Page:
The purpose of this study was to quantify the home advantage in both men’s and women’s First and Second Division water polo leagues, to compare the results obtained according to sex of participants and the level of competition, and to test for possible differences in home advantage when considering the interaction between these two factors. The sample comprised four seasons from 2007-2008 to 2010-2011 for a total of 1942 games analyzed. The results showed the existence of home advantage in both men’s and women’s First and Second Divisions. After controlling for the competitive balance of each league in each season, there was a significant difference between men’s and women’s leagues, with higher home advantage for men’s leagues (58.60% compared with 53.70% for women’s leagues). There was also a significant difference between the levels of competition, with greater home advantage for the Second Division (57.95% compared with 54.35% for First Division). No significant differences in home advantage were found when considering the interaction between sex of participants and the level of competition. The results in relation to sex of participants and the level of competition are consistent with previous studies in other sports such as football or handball.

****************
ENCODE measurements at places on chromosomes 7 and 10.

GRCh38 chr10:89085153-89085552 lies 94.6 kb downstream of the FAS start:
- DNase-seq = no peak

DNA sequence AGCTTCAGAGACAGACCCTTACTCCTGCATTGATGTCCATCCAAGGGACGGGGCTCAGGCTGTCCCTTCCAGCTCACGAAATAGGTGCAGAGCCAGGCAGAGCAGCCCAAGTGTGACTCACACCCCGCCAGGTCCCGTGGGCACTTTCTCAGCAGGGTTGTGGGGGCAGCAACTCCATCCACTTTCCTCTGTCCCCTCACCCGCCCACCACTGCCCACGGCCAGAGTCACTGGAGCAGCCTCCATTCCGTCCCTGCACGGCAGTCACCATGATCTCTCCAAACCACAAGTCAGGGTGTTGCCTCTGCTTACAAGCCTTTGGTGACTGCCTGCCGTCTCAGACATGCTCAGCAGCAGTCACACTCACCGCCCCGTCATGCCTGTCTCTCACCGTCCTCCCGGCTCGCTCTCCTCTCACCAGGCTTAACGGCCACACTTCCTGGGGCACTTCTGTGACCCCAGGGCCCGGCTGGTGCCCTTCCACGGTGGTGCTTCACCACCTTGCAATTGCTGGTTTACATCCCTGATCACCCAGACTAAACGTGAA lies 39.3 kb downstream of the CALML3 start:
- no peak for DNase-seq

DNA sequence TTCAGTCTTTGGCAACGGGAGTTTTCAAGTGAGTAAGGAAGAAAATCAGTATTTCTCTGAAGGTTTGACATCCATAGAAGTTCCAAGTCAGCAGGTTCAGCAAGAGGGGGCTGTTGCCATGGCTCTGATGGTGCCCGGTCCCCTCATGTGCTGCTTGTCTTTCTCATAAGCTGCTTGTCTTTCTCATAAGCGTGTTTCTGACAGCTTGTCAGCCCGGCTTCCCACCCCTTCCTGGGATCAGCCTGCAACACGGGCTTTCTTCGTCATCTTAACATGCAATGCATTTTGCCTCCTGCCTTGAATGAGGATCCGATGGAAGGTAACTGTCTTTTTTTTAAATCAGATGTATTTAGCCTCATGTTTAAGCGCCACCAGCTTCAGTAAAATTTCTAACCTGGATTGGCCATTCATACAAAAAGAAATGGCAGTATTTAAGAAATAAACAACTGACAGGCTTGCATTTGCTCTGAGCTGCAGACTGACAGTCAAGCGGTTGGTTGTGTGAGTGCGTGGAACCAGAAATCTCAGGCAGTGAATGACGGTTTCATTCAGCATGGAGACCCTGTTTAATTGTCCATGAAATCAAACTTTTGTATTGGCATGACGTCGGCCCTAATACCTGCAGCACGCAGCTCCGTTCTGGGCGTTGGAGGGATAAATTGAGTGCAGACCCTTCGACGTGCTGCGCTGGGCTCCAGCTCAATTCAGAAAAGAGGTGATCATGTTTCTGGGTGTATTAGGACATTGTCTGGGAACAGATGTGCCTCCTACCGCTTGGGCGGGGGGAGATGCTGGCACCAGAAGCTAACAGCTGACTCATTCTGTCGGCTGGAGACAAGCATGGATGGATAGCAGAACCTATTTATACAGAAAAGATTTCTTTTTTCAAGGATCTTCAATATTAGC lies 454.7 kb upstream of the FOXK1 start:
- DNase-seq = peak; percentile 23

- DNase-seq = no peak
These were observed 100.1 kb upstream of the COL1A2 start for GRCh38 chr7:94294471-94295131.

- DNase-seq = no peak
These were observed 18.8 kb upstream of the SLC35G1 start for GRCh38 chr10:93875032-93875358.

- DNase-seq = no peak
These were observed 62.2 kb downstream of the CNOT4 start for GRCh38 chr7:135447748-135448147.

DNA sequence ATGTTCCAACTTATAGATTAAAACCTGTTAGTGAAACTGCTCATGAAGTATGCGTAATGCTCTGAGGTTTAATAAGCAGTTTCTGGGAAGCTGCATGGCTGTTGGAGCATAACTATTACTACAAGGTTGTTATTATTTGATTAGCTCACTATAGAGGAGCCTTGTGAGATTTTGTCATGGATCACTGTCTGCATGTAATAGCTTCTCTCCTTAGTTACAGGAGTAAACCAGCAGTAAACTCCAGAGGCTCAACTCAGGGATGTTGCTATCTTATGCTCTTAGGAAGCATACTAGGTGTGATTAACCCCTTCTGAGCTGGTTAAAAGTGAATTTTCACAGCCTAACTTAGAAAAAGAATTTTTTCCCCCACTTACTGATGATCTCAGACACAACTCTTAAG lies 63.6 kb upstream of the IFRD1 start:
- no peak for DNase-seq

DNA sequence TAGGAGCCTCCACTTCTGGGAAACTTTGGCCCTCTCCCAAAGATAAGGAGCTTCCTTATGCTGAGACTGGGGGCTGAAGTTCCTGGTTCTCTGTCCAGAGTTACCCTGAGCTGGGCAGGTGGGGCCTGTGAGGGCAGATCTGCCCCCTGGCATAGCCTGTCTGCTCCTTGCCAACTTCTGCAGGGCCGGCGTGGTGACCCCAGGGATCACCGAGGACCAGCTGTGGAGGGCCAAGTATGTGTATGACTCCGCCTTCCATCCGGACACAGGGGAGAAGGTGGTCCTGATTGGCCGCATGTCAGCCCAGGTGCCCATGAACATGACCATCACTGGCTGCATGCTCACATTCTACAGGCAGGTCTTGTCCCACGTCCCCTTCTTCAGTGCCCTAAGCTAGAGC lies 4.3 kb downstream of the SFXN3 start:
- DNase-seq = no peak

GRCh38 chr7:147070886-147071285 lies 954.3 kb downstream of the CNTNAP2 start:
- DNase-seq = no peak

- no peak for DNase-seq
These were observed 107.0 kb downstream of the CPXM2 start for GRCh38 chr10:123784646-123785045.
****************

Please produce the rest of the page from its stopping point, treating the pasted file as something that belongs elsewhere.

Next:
The aim of the present study was to identify the importance of floorball tactical variables to predict ball possession effectiveness, when controlling quality of opposition and game periods. The sample was composed by 1500 ball possessions, corresponding to 14 games randomly selected from the International Championships played during 2008 and 2010 (World Championship, Four nations tournament and classificatory phases for World Championship) by teams from different competition levels (HIGH, INTERMEDIATE and LOW). The effects of the predictor variables on successful ball possessions according to the three game contexts (HIGH vs. HIGH; HIGH vs. LOW; LOW vs. LOW games) were analyzed using Binomial Logistic Regressions. The results showed no interaction with the game period. In HIGH vs. HIGH games, quality of opposition showed an association with ball possession effectiveness with ending zone, offensive system, possession duration, height of shooting and defensive pressures previous to the shot. In HIGH vs. LOW games the important factors were the starting zone, possession duration, defensive pressure previous to the last pass and to the shot, technique of shooting and the number players involved in each ball possession. Finally, in LOW vs. LOW games, the results emphasized the importance of starting and ending zones, the number of passes used and the technique of shooting. In conclusion, elite floorball performance is mainly affected by quality of opposition showing different game patterns in each context that should be considered by coaches when preparing practices and competitions.